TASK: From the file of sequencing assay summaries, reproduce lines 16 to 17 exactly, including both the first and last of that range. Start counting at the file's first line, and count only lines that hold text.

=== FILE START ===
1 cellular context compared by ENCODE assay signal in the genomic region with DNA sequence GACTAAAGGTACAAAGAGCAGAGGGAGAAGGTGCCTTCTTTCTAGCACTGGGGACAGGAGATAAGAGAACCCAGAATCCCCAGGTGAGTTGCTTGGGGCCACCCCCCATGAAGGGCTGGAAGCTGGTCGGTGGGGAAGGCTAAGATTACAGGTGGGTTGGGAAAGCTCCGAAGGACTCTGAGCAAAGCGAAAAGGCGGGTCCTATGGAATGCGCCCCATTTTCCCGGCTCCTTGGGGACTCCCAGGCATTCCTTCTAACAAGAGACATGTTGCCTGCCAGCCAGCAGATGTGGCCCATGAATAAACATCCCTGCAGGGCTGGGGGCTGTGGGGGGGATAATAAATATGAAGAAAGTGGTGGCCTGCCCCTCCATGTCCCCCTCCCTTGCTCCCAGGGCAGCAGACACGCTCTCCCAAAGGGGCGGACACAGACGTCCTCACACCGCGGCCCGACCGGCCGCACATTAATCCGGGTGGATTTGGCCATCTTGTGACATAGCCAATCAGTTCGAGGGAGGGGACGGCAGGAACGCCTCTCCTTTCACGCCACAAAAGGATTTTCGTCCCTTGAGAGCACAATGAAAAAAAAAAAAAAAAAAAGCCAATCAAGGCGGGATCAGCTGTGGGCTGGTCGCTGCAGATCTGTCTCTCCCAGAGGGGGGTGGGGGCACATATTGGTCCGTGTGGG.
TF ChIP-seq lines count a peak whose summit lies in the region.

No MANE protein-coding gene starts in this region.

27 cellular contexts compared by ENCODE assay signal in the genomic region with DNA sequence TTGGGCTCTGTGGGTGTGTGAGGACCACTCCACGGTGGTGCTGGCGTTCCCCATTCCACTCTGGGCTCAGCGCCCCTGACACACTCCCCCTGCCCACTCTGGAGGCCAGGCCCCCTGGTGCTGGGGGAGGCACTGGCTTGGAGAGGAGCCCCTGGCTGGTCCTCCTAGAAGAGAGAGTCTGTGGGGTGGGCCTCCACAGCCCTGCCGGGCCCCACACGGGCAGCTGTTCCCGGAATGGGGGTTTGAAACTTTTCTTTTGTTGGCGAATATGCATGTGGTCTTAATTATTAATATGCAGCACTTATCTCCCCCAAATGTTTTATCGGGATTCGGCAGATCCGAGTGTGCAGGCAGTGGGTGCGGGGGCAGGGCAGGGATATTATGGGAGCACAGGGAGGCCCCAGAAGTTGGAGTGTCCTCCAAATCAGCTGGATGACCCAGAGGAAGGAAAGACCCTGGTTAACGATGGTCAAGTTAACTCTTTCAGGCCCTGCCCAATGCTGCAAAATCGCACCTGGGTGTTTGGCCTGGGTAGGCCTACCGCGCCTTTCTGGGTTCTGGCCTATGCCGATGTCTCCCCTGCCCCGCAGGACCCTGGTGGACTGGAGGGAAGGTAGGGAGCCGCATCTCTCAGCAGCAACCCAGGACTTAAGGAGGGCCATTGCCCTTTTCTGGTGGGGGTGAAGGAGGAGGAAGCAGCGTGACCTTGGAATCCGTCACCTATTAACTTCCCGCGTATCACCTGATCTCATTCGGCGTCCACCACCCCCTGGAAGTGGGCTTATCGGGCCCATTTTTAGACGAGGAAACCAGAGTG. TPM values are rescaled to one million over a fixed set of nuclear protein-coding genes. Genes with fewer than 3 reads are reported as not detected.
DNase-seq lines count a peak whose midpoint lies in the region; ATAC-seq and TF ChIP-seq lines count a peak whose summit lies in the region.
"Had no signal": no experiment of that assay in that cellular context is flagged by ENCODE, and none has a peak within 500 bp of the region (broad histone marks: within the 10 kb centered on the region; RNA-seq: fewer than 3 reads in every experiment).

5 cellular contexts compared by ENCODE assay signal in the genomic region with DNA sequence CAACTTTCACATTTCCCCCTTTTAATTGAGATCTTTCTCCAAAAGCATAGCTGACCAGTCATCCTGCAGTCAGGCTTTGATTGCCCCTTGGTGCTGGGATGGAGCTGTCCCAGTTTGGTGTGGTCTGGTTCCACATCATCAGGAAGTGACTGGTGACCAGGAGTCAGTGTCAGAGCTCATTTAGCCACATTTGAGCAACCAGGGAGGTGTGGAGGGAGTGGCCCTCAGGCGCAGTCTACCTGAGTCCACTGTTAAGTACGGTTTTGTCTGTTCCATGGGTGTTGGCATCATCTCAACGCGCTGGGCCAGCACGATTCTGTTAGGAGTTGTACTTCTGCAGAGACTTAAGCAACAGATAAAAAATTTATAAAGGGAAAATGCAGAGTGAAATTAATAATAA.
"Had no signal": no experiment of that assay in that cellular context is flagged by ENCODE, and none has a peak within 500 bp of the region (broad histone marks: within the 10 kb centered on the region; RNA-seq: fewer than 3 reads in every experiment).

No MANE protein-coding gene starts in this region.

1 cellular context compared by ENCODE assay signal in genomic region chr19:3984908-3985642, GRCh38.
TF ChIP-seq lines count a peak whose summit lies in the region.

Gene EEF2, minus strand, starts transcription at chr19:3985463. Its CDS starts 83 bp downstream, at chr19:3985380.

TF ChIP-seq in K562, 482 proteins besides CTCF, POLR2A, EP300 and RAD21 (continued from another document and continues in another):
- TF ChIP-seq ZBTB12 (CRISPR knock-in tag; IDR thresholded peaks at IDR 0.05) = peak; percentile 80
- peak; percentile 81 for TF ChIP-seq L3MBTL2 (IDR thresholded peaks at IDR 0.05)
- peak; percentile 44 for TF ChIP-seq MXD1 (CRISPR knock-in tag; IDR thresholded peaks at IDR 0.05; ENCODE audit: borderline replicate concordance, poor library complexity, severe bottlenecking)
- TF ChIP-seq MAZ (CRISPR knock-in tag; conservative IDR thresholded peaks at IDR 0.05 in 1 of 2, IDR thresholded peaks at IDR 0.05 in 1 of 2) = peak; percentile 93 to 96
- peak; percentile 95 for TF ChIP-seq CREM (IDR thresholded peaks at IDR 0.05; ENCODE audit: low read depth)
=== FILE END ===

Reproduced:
- peak; percentile 44 for TF ChIP-seq MXD1 (CRISPR knock-in tag; IDR thresholded peaks at IDR 0.05; ENCODE audit: borderline replicate concordance, poor library complexity, severe bottlenecking)
- TF ChIP-seq MAZ (CRISPR knock-in tag; conservative IDR thresholded peaks at IDR 0.05 in 1 of 2, IDR thresholded peaks at IDR 0.05 in 1 of 2) = peak; percentile 93 to 96